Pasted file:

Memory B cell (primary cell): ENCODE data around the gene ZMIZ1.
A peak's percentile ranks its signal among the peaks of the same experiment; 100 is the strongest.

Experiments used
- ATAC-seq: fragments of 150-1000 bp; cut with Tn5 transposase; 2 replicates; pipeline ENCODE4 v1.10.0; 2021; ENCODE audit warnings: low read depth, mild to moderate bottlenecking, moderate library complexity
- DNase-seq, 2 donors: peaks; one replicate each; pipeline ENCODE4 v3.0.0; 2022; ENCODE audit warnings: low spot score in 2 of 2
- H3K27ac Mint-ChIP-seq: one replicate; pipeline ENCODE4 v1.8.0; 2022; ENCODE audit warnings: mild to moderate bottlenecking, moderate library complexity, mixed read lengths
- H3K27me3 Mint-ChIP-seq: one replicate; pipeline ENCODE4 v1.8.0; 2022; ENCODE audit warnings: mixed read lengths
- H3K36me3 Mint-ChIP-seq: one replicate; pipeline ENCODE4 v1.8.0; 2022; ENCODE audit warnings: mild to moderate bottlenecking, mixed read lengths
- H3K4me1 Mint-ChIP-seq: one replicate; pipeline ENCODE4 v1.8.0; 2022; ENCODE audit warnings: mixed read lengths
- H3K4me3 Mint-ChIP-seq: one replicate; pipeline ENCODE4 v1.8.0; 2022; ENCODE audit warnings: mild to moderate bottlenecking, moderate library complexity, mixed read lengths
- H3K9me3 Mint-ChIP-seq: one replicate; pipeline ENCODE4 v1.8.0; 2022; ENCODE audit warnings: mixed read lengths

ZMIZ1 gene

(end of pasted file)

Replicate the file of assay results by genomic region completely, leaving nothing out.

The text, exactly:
Memory B cell (primary cell): ENCODE data around the gene ZMIZ1.
A peak's percentile ranks its signal among the peaks of the same experiment; 100 is the strongest.

Experiments used
- ATAC-seq: fragments of 150-1000 bp; cut with Tn5 transposase; 2 replicates; pipeline ENCODE4 v1.10.0; 2021; ENCODE audit warnings: low read depth, mild to moderate bottlenecking, moderate library complexity
- DNase-seq, 2 donors: peaks; one replicate each; pipeline ENCODE4 v3.0.0; 2022; ENCODE audit warnings: low spot score in 2 of 2
- H3K27ac Mint-ChIP-seq: one replicate; pipeline ENCODE4 v1.8.0; 2022; ENCODE audit warnings: mild to moderate bottlenecking, moderate library complexity, mixed read lengths
- H3K27me3 Mint-ChIP-seq: one replicate; pipeline ENCODE4 v1.8.0; 2022; ENCODE audit warnings: mixed read lengths
- H3K36me3 Mint-ChIP-seq: one replicate; pipeline ENCODE4 v1.8.0; 2022; ENCODE audit warnings: mild to moderate bottlenecking, mixed read lengths
- H3K4me1 Mint-ChIP-seq: one replicate; pipeline ENCODE4 v1.8.0; 2022; ENCODE audit warnings: mixed read lengths
- H3K4me3 Mint-ChIP-seq: one replicate; pipeline ENCODE4 v1.8.0; 2022; ENCODE audit warnings: mild to moderate bottlenecking, moderate library complexity, mixed read lengths
- H3K9me3 Mint-ChIP-seq: one replicate; pipeline ENCODE4 v1.8.0; 2022; ENCODE audit warnings: mixed read lengths

ZMIZ1 gene